Ka Ora, Ka Ako Modelling

Ka Ora Ka Ako provided nearly 55,500 nutritious lunches per week to rangatahi in Hawke’s Bay and was a major disruptor of the food system, being one of the largest buyers of fresh produce in the country. The primary goal of Ka Ora Ka Ako was to reduce food insecurity. This Systems Model explored whether the programme could play a role in addressing the root causes of food insecurity, alongside its role in providing great school lunches. The sheer size of the programme meant it had the potential to have a significant positive impact.

Past Workshops

Several workshops were held to engage stakeholders and gather insights for the Ka Ora Ka Ako Work Modelling project at various venues such as Hastings Sports Park, EIT Campus, and Pettigrew Arena. Despite government cutbacks on funding, new challenges arose. However, principals came together to find ways to continue feeding tamariki with a limited budget.

Workshop Overview

In light of government cutbacks on funding, new challenges arose. Despite these setbacks, principals came together to find ways to continue feeding tamariki with a limited budget. During the post-workshop meeting, several key points were highlighted:

  • Current Situation: Ka Ora Ka Ako invested $15.94 million per year into Hawke’s Bay, covering 45% of primary schools, 54% of intermediate schools, and 36% of secondary schools. Under the new model, the amount invested was set to drop to $10.26 million per year.
  • Economic Impact: The current model created an estimated 63 jobs in lunch preparation, with a local economic value of $3.95 million. The direct economic benefit could grow to $7.04 million over the next five years due to wages and returns to local growers.
  • Vision for a Sustainable Food System: The community vision included maximising the use of locally grown food, incorporating mātauranga Māori in the curriculum, helping people make healthy food choices, and improving access to affordable healthy food.
    Action Plan Short-term actions included:
  • Collecting and organising data to advocate for continued funding and support.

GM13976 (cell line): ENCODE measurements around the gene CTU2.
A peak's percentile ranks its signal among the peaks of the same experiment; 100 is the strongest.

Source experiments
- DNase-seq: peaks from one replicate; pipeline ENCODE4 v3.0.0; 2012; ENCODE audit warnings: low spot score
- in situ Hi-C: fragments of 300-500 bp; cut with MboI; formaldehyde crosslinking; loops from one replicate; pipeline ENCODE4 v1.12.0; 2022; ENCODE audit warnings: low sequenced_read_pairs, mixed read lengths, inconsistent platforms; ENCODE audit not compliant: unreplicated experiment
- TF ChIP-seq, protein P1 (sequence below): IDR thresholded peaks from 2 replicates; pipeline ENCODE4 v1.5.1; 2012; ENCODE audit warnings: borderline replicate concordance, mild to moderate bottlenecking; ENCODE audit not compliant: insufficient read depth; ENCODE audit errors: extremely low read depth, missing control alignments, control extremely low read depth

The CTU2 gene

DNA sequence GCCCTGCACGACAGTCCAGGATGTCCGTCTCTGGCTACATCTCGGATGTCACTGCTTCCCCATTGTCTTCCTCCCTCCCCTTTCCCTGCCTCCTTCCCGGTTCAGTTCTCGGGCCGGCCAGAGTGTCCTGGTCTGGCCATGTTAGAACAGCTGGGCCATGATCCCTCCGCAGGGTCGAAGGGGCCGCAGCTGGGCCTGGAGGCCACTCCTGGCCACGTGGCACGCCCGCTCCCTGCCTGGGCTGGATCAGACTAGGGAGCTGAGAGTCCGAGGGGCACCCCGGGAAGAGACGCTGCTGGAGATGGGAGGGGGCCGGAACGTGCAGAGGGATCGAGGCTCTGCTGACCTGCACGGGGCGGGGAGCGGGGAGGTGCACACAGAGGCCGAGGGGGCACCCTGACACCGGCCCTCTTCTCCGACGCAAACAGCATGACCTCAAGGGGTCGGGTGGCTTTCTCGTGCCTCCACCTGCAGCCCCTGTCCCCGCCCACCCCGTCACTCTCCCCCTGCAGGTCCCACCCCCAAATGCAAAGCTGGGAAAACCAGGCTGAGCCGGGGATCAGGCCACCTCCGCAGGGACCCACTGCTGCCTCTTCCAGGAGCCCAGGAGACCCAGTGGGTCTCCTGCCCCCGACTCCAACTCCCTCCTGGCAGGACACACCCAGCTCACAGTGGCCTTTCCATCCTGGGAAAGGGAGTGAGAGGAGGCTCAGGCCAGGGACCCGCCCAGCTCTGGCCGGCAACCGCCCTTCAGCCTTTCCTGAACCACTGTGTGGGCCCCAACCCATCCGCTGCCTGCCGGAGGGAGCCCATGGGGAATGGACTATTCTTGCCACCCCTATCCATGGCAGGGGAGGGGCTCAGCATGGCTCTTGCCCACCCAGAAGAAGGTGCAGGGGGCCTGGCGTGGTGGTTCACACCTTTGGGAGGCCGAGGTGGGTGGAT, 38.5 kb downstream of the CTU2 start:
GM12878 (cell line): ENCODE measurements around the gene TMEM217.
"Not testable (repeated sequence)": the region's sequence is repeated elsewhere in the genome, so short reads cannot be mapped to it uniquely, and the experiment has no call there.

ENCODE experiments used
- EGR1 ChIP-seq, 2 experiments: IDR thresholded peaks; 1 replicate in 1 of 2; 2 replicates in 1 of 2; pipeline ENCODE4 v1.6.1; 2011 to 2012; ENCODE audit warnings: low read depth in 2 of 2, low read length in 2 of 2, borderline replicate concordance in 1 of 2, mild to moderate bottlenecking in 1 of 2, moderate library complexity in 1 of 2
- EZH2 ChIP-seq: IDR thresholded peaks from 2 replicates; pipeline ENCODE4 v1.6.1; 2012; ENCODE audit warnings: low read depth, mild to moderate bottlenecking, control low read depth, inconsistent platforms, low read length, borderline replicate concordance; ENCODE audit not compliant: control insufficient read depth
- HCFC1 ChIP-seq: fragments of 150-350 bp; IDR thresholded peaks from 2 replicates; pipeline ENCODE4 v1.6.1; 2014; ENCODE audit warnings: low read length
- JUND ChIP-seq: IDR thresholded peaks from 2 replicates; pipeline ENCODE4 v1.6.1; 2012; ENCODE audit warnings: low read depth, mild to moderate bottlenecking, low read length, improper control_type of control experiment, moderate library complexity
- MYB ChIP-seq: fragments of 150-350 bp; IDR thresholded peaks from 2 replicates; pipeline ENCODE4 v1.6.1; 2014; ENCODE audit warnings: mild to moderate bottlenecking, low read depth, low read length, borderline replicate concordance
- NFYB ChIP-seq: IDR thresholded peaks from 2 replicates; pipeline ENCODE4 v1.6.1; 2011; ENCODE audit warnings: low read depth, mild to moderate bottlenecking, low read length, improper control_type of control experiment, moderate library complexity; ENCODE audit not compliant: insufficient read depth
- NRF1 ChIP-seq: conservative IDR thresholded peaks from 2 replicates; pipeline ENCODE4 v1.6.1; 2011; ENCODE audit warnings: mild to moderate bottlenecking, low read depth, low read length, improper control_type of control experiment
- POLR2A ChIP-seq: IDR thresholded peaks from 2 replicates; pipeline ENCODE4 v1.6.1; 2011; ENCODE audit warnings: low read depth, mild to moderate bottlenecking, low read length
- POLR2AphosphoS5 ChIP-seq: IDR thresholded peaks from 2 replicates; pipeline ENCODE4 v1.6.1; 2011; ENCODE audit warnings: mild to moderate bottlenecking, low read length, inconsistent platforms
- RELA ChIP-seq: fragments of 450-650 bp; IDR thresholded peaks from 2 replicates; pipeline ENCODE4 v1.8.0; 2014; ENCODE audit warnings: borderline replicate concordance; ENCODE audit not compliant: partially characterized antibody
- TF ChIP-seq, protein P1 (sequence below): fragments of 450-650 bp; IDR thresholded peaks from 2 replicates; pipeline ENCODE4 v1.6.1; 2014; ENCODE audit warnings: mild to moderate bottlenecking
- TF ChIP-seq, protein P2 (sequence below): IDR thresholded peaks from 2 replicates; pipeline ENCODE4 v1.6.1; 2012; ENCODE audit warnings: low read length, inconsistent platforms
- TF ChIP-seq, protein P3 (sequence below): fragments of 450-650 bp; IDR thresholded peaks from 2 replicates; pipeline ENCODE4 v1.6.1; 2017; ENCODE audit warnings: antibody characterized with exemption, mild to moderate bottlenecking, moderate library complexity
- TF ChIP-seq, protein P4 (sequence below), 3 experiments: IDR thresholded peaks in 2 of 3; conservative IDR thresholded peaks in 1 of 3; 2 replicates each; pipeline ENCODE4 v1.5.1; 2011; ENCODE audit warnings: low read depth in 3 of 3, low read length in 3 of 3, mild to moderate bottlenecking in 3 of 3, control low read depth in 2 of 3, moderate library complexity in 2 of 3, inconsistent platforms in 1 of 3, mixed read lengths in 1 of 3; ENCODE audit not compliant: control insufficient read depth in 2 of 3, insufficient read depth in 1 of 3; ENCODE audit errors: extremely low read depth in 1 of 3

• Engaging with local growers and educating cooks and tamariki about seasonal local food.
  • Developing a governance structure to lead and drive the initiative.
  • Convening a leadership hui to bring key leaders and organisations on board and develop momentum in the community.

The Way Forward

As these changes were navigated, there was hope that the collective efforts of principals, community leaders, and local growers would help continue providing healthy meals to tamariki. The workshops laid a strong foundation, and there was a commitment to building on this to create a resilient and sustainable food system for schools. The support from A Better Start – National Science Challenges, Auckland University, and everyone who contributed to the success of the Ka Ora Ka Ako initiative was greatly appreciated.

Phase 1 Model

The Phase 1 model captured how Ka Ora Ka Ako currently worked. This involved utilising the knowledge of subject-matter experts from the Ministry of Education, schools, Iwi, and suppliers, as well as data collected from a diverse set of Ka Ora Ka Ako providers. These providers covered primary and secondary schools, internal and external providers, small and large schools, and urban and rural schools.

Phase 2 Model

The Phase 2 model explored a range of policy pathways emerging from the literature, the model building process, and potential policies highlighted by the subject-matter experts. The focus was on exploring policies that went beyond students to a broader context, addressing the root causes of their food insecurity.

Research Questions

The overarching research question driving this Phase 2 model was:

  • Food Security: Was Ka Ora Ka Ako able to play a role in improving food security beyond improving nutrient intake during school lunches and, if so, what was the contribution of mātauranga Māori?

Under this overarching question were three more detailed questions linked to key concepts:

  • Food Sovereignty: Could Ka Ora Ka Ako be redesigned so that the local community had greater control over all the stages within the food value chain?
  • Food Citizenship: Could Ka Ora Ka Ako involve students beyond their role as consumers, supporting them to become more knowledgeable and active food citizens
  • Sustainable Community Food Systems: Could Ka Ora Ka Ako play a role in supporting the development of local, self-reliant food systems?


System Dynamics Model

The Ka Ora Ka Ako simulation model was a system dynamics (SD) model for exploring interventions to improve the wellbeing of rangatahi in Hawke’s Bay. Since the 1970s, researchers have employed SD models to explore many areas of public health and social policy.